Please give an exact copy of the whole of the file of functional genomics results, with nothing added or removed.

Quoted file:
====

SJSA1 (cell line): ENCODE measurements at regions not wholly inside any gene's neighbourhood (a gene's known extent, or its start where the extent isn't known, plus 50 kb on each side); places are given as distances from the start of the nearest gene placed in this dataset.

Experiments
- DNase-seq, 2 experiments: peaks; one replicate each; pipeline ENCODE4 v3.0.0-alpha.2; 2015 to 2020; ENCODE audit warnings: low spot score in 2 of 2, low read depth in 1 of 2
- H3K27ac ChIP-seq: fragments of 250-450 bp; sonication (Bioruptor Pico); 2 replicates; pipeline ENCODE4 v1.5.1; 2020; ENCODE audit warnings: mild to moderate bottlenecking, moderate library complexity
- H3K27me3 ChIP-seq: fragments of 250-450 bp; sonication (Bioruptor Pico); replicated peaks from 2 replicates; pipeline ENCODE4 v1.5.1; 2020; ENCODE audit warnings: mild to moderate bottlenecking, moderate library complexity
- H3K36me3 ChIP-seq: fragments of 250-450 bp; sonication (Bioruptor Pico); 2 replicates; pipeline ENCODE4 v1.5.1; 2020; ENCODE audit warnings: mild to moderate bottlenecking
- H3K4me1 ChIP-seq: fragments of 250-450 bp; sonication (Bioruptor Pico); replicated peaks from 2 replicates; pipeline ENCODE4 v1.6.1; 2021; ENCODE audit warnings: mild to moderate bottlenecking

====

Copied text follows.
SJSA1 (cell line): ENCODE measurements at regions not wholly inside any gene's neighbourhood (a gene's known extent, or its start where the extent isn't known, plus 50 kb on each side); places are given as distances from the start of the nearest gene placed in this dataset.

Experiments
- DNase-seq, 2 experiments: peaks; one replicate each; pipeline ENCODE4 v3.0.0-alpha.2; 2015 to 2020; ENCODE audit warnings: low spot score in 2 of 2, low read depth in 1 of 2
- H3K27ac ChIP-seq: fragments of 250-450 bp; sonication (Bioruptor Pico); 2 replicates; pipeline ENCODE4 v1.5.1; 2020; ENCODE audit warnings: mild to moderate bottlenecking, moderate library complexity
- H3K27me3 ChIP-seq: fragments of 250-450 bp; sonication (Bioruptor Pico); replicated peaks from 2 replicates; pipeline ENCODE4 v1.5.1; 2020; ENCODE audit warnings: mild to moderate bottlenecking, moderate library complexity
- H3K36me3 ChIP-seq: fragments of 250-450 bp; sonication (Bioruptor Pico); 2 replicates; pipeline ENCODE4 v1.5.1; 2020; ENCODE audit warnings: mild to moderate bottlenecking
- H3K4me1 ChIP-seq: fragments of 250-450 bp; sonication (Bioruptor Pico); replicated peaks from 2 replicates; pipeline ENCODE4 v1.6.1; 2021; ENCODE audit warnings: mild to moderate bottlenecking